In less than a year, in January 2018, the old requirements (IAS 18 Revenue, IAS 11 Construction Contracts and numerous additional interpretations) will be replaced by a single comprehensive IFRS 15 Revenue from Contracts with Customers. One year later, on January 1, 2019, IFRS 16 Leases will enter into force. Accounting departments and financial directors face a number of challenges related to the new standards.
Revenues are one of the basic measures used in company assessment. This standard introduces a new revenue recognition model and new, more complex requirements for additional disclosures in financial statements.
So far, many companies have not conducted an in-depth analysis of the impact of the new revenue recognition standard, assuming that the impact will be small. For some industries and simple sales systems this may be true, but for many businesses the impact can be enormous.
For instance, the telecommunications industry should carefully analyse steps 2 and 4. The analysis will assess whether a particular telecommunications company provides a customer with a single comprehensive service (one contractual obligation) or several separate services (two contractual obligations, such as telephone and data transmission). Analysis will also specify how to assign a transaction price for particular contractual obligations.
Another interesting example may be the housing development industry which should focus on step 5 and determine whether the official sale occurs at the time of the delivery of a completed apartment to a purchaser, or (if certain specific conditions stated in the standard are met) a sale should be recognised proportionally, during the course of the construction.
In order to recognise revenue in accordance with the new IFRS 15 standard, at a correct amount and at the right time, 5 areas, so called 'steps', should be analysed. Each of them has precise guidelines and advice set forth in the IFRS 15, allowing for the preparation of an appropriate assessment.
We present a brief overview of each step below:
STEP 1 – contract identification – does the contract exist?
STEP 2 – defining contractual obligations – does the customer receive one or several separate services?
STEP 3 – fixing the transaction price – taking into account the expected rebates, bonuses, returns, and value of money over time.
STEP 4 – allocation of the transaction price (specified in step 3) of the individual contractual obligations (specified in step 2) – preferably on the basis of observable and readily available market prices.
STEP 5 – Revenue recognition – over time or at a given moment, depending on how the control over a product / service has been turned over to a customer.
Leases will be put in the lessee's balance sheet so that the share of liabilities will increase, while the proportion of lease payments in the income statement will change, as hitherto it featured the regular operating lease payments as costs of third parties services. According to the new standard, depreciation and interest expenses will become a part of the income statement, which will directly affect the growth of the frequently used and analysed EBITDA measure.
It is important to emphasise that the new standard involves potential changes not only regarding the moment or the value of recognised revenues and additional disclosures in the financial statements, but can also affect business areas, such as: operational processes, IT systems, customer agreements, product offer, budgeting and training. Because of this, comprehensive analysis the new standard's impact may require the involvement, in addition to the accounting, of the following departments: legal, asset management, internal audit, tax IT, control, contract management and budgeting.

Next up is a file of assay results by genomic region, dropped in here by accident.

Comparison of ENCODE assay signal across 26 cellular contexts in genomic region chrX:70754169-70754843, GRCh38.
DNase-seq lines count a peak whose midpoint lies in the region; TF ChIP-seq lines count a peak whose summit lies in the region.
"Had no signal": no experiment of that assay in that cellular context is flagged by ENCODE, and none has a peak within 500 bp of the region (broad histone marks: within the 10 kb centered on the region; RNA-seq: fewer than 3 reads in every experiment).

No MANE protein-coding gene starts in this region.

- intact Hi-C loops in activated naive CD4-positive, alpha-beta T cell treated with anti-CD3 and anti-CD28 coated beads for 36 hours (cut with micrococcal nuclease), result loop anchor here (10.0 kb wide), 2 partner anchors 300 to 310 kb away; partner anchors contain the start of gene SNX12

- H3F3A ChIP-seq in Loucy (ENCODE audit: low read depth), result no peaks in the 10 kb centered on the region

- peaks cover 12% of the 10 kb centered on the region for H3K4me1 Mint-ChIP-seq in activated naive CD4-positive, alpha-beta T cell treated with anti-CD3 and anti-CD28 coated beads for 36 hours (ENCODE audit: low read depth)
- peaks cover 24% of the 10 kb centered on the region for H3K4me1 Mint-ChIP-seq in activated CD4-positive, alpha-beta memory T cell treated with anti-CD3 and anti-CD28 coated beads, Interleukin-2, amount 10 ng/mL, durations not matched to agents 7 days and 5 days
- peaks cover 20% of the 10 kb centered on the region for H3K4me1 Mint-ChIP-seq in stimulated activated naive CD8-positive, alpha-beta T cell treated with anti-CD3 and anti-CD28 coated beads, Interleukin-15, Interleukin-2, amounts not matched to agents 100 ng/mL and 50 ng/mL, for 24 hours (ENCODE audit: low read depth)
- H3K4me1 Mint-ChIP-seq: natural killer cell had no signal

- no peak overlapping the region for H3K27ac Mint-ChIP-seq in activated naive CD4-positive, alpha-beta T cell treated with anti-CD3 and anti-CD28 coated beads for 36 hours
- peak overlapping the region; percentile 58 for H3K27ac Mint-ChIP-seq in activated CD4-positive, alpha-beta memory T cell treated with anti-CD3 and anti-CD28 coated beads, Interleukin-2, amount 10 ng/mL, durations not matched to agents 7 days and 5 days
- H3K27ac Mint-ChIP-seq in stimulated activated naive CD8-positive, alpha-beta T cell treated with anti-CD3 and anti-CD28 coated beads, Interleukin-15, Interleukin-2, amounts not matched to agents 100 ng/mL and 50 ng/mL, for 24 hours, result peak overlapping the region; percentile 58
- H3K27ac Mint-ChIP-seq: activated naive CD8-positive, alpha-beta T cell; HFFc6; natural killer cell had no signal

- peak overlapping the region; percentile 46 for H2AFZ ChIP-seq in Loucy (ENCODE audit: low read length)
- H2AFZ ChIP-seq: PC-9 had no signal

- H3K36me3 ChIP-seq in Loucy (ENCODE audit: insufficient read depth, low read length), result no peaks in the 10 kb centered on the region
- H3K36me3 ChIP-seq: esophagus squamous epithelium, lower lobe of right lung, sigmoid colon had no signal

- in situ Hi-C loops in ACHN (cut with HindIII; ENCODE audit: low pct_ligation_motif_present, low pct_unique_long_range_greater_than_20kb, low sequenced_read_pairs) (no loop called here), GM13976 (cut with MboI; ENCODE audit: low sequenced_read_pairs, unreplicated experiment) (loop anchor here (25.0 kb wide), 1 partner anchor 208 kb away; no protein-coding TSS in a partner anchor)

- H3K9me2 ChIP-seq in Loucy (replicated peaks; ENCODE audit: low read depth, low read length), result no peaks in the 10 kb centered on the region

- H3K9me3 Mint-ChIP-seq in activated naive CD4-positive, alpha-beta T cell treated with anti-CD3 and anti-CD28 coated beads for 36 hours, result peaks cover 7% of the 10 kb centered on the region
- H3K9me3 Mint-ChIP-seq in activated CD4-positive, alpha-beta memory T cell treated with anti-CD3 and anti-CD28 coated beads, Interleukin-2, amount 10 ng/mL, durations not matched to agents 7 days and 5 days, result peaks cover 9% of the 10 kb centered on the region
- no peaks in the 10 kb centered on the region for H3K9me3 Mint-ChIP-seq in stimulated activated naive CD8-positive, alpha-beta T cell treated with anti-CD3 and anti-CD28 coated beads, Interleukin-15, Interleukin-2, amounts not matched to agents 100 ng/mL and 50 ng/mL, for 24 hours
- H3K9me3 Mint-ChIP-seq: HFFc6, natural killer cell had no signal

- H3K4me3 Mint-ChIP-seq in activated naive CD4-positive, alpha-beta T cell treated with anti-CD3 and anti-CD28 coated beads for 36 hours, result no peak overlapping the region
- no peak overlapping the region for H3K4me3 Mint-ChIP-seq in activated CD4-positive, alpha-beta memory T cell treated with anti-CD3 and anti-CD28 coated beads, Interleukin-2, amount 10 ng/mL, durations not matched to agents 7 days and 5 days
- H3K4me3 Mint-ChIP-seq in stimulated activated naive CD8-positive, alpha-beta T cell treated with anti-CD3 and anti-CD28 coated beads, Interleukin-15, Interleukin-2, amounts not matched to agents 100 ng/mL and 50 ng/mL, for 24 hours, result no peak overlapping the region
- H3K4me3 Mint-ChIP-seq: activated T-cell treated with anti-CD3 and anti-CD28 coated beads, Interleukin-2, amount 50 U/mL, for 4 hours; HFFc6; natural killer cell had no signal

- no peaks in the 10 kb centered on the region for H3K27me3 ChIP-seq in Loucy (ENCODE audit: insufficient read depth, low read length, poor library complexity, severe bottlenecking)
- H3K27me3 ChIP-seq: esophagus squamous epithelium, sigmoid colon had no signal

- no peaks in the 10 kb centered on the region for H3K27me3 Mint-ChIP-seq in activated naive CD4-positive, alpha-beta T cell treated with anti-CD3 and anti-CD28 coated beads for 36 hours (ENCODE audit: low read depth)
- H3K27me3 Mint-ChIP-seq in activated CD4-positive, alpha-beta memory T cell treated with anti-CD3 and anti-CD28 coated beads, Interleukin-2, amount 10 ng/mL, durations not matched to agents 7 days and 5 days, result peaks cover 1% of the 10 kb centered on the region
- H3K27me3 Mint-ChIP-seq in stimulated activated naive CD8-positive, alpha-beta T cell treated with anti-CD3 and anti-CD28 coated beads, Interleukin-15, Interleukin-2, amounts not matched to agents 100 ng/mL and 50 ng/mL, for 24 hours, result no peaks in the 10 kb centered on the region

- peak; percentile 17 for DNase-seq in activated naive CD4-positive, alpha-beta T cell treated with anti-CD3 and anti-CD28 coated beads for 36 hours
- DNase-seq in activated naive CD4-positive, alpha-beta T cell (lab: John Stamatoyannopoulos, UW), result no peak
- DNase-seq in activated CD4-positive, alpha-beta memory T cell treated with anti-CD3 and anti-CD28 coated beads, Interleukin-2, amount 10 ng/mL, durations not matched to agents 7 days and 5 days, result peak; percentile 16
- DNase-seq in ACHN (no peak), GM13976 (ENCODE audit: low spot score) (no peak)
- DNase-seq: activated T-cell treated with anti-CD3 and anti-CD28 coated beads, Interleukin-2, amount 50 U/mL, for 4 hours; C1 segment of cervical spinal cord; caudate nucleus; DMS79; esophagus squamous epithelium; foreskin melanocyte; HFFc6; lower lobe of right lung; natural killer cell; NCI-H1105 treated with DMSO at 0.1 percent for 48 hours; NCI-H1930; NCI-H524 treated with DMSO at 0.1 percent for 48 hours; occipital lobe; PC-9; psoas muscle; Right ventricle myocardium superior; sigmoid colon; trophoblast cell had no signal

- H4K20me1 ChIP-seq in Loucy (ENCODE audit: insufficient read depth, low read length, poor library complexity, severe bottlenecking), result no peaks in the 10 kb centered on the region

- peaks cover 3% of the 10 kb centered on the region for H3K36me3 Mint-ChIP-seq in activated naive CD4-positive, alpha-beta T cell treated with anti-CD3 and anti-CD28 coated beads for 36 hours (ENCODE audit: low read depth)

Implementation of IFRS 15 is not the end of the challenges awaiting accountants and those preparing the implementation as the following year IFRS 16 Leases will enter into force.
Evaluating the standard's impact on the company's financial statements or the key indicators by which its investors, loan providers or other stakeholders evaluate the company, should start as soon as possible. Almost every business entity uses leasing or renting to a smaller or larger extent. Up to this point, a significant portion of these contracts were not recognised as a part of the balance sheet, but as operating leasing costs.
Instead of the current division into operational and financial leasing, IFRS 16 introduces a new division: a leasing and service provision. All contracts that meet the definition of leasing will be recorded in the lessee's balance sheet. The most important criterion to be taken into account when deciding whether a given contract is a lease is whether the lessee has control over part of the assets which are the subject of the contract.
Under the new definition, leasing is an arrangement whereby the lessee exercises control over and has the right to use a particular asset for a specified period of time in exchange for a remuneration paid to the lessor.
In the face of these new challenges, accounting departments and financial directors should undertake an in-depth analysis of their accounting policies, customer contracts, or credit agreements that include financial measures often based on EBITDA or net debt, as well as adjust their accounting systems to an increased scope of disclosure. This all shapes up to be a really busy period, and time is short before the new standards come into force.
Director, General Audit Department at KPMG in Poland
Director, General Audit Department at KPMG in Poland